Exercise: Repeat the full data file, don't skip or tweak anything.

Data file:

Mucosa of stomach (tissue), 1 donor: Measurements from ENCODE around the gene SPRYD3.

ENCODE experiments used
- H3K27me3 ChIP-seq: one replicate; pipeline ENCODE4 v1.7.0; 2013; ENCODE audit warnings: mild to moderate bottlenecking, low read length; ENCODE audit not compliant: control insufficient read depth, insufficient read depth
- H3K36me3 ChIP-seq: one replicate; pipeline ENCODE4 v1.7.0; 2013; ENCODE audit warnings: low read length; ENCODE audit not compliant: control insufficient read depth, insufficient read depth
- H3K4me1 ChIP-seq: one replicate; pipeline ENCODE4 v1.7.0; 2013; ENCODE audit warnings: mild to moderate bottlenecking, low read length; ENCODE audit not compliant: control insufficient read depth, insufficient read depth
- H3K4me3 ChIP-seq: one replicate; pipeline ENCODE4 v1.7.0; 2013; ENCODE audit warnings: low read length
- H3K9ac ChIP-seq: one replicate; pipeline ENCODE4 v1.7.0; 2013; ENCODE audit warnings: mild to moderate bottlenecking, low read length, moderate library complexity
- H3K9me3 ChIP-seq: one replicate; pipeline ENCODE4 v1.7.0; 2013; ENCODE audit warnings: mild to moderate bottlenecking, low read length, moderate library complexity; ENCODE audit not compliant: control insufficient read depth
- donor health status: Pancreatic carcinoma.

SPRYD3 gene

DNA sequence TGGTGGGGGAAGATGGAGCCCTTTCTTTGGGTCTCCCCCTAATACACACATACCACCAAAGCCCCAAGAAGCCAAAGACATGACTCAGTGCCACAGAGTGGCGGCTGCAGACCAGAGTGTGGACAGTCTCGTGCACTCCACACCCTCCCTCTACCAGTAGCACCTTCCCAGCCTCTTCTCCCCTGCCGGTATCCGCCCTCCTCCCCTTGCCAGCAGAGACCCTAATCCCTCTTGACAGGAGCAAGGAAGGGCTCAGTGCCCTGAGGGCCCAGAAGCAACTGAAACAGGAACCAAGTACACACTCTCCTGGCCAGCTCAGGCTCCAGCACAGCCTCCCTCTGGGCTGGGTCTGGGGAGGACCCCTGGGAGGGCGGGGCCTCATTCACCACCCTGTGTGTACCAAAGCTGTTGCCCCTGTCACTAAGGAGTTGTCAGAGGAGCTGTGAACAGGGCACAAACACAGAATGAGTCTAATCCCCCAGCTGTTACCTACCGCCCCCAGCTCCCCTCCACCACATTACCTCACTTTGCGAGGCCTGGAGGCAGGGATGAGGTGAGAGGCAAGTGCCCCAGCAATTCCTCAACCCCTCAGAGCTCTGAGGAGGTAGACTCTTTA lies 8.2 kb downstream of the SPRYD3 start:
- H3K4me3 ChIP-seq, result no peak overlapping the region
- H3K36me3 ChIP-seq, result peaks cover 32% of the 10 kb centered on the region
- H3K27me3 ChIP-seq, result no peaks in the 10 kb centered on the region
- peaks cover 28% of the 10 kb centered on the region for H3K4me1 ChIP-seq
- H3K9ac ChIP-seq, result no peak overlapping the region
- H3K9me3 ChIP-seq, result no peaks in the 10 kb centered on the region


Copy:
Mucosa of stomach (tissue), 1 donor: Measurements from ENCODE around the gene SPRYD3.

ENCODE experiments used
- H3K27me3 ChIP-seq: one replicate; pipeline ENCODE4 v1.7.0; 2013; ENCODE audit warnings: mild to moderate bottlenecking, low read length; ENCODE audit not compliant: control insufficient read depth, insufficient read depth
- H3K36me3 ChIP-seq: one replicate; pipeline ENCODE4 v1.7.0; 2013; ENCODE audit warnings: low read length; ENCODE audit not compliant: control insufficient read depth, insufficient read depth
- H3K4me1 ChIP-seq: one replicate; pipeline ENCODE4 v1.7.0; 2013; ENCODE audit warnings: mild to moderate bottlenecking, low read length; ENCODE audit not compliant: control insufficient read depth, insufficient read depth
- H3K4me3 ChIP-seq: one replicate; pipeline ENCODE4 v1.7.0; 2013; ENCODE audit warnings: low read length
- H3K9ac ChIP-seq: one replicate; pipeline ENCODE4 v1.7.0; 2013; ENCODE audit warnings: mild to moderate bottlenecking, low read length, moderate library complexity
- H3K9me3 ChIP-seq: one replicate; pipeline ENCODE4 v1.7.0; 2013; ENCODE audit warnings: mild to moderate bottlenecking, low read length, moderate library complexity; ENCODE audit not compliant: control insufficient read depth
- donor health status: Pancreatic carcinoma.

SPRYD3 gene

DNA sequence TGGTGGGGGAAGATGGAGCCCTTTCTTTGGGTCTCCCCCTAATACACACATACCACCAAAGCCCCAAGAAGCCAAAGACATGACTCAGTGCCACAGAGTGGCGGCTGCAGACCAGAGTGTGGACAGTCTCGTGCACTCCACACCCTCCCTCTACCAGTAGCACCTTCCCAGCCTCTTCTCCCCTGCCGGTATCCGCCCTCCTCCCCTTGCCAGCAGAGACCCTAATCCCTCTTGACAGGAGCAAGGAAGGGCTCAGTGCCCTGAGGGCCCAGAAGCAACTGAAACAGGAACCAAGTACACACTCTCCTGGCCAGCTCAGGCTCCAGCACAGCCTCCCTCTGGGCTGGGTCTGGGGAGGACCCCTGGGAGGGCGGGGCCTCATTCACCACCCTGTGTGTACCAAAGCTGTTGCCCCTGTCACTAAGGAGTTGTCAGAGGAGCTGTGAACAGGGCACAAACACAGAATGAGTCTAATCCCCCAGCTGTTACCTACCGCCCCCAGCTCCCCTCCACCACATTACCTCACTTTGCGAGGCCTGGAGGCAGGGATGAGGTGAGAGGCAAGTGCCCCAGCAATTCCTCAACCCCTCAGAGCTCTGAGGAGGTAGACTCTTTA lies 8.2 kb downstream of the SPRYD3 start:
- H3K4me3 ChIP-seq, result no peak overlapping the region
- H3K36me3 ChIP-seq, result peaks cover 32% of the 10 kb centered on the region
- H3K27me3 ChIP-seq, result no peaks in the 10 kb centered on the region
- peaks cover 28% of the 10 kb centered on the region for H3K4me1 ChIP-seq
- H3K9ac ChIP-seq, result no peak overlapping the region
- H3K9me3 ChIP-seq, result no peaks in the 10 kb centered on the region